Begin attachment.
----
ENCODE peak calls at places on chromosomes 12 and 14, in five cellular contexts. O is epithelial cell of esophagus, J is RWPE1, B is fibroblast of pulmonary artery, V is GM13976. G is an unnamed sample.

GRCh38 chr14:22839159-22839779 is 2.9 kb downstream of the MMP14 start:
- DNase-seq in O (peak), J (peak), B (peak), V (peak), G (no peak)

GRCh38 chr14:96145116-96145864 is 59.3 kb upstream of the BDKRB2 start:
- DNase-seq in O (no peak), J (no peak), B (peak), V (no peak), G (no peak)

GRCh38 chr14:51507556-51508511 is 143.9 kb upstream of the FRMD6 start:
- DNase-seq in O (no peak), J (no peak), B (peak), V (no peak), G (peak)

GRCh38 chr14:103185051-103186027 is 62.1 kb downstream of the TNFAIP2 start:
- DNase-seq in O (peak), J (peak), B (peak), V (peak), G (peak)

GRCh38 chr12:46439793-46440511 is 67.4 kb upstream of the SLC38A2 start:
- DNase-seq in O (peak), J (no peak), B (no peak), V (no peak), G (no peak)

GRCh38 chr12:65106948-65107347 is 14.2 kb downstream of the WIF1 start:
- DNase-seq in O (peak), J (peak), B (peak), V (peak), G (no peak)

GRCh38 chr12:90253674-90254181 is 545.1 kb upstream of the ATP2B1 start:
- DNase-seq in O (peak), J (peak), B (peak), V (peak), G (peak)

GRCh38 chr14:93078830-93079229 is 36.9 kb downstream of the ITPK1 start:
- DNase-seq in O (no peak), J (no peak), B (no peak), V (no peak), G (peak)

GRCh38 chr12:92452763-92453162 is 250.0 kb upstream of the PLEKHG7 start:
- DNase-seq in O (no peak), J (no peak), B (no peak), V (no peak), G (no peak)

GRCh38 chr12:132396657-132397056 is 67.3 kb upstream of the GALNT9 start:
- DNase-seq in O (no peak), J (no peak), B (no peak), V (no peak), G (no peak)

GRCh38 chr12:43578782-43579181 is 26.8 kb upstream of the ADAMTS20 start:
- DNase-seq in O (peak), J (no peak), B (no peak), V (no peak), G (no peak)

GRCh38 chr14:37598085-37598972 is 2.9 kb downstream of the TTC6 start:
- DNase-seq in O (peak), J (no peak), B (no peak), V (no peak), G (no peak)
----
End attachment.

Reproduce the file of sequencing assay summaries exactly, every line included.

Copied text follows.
ENCODE peak calls at places on chromosomes 12 and 14, in five cellular contexts. O is epithelial cell of esophagus, J is RWPE1, B is fibroblast of pulmonary artery, V is GM13976. G is an unnamed sample.

GRCh38 chr14:22839159-22839779 is 2.9 kb downstream of the MMP14 start:
- DNase-seq in O (peak), J (peak), B (peak), V (peak), G (no peak)

GRCh38 chr14:96145116-96145864 is 59.3 kb upstream of the BDKRB2 start:
- DNase-seq in O (no peak), J (no peak), B (peak), V (no peak), G (no peak)

GRCh38 chr14:51507556-51508511 is 143.9 kb upstream of the FRMD6 start:
- DNase-seq in O (no peak), J (no peak), B (peak), V (no peak), G (peak)

GRCh38 chr14:103185051-103186027 is 62.1 kb downstream of the TNFAIP2 start:
- DNase-seq in O (peak), J (peak), B (peak), V (peak), G (peak)

GRCh38 chr12:46439793-46440511 is 67.4 kb upstream of the SLC38A2 start:
- DNase-seq in O (peak), J (no peak), B (no peak), V (no peak), G (no peak)

GRCh38 chr12:65106948-65107347 is 14.2 kb downstream of the WIF1 start:
- DNase-seq in O (peak), J (peak), B (peak), V (peak), G (no peak)

GRCh38 chr12:90253674-90254181 is 545.1 kb upstream of the ATP2B1 start:
- DNase-seq in O (peak), J (peak), B (peak), V (peak), G (peak)

GRCh38 chr14:93078830-93079229 is 36.9 kb downstream of the ITPK1 start:
- DNase-seq in O (no peak), J (no peak), B (no peak), V (no peak), G (peak)

GRCh38 chr12:92452763-92453162 is 250.0 kb upstream of the PLEKHG7 start:
- DNase-seq in O (no peak), J (no peak), B (no peak), V (no peak), G (no peak)

GRCh38 chr12:132396657-132397056 is 67.3 kb upstream of the GALNT9 start:
- DNase-seq in O (no peak), J (no peak), B (no peak), V (no peak), G (no peak)

GRCh38 chr12:43578782-43579181 is 26.8 kb upstream of the ADAMTS20 start:
- DNase-seq in O (peak), J (no peak), B (no peak), V (no peak), G (no peak)

GRCh38 chr14:37598085-37598972 is 2.9 kb downstream of the TTC6 start:
- DNase-seq in O (peak), J (no peak), B (no peak), V (no peak), G (no peak)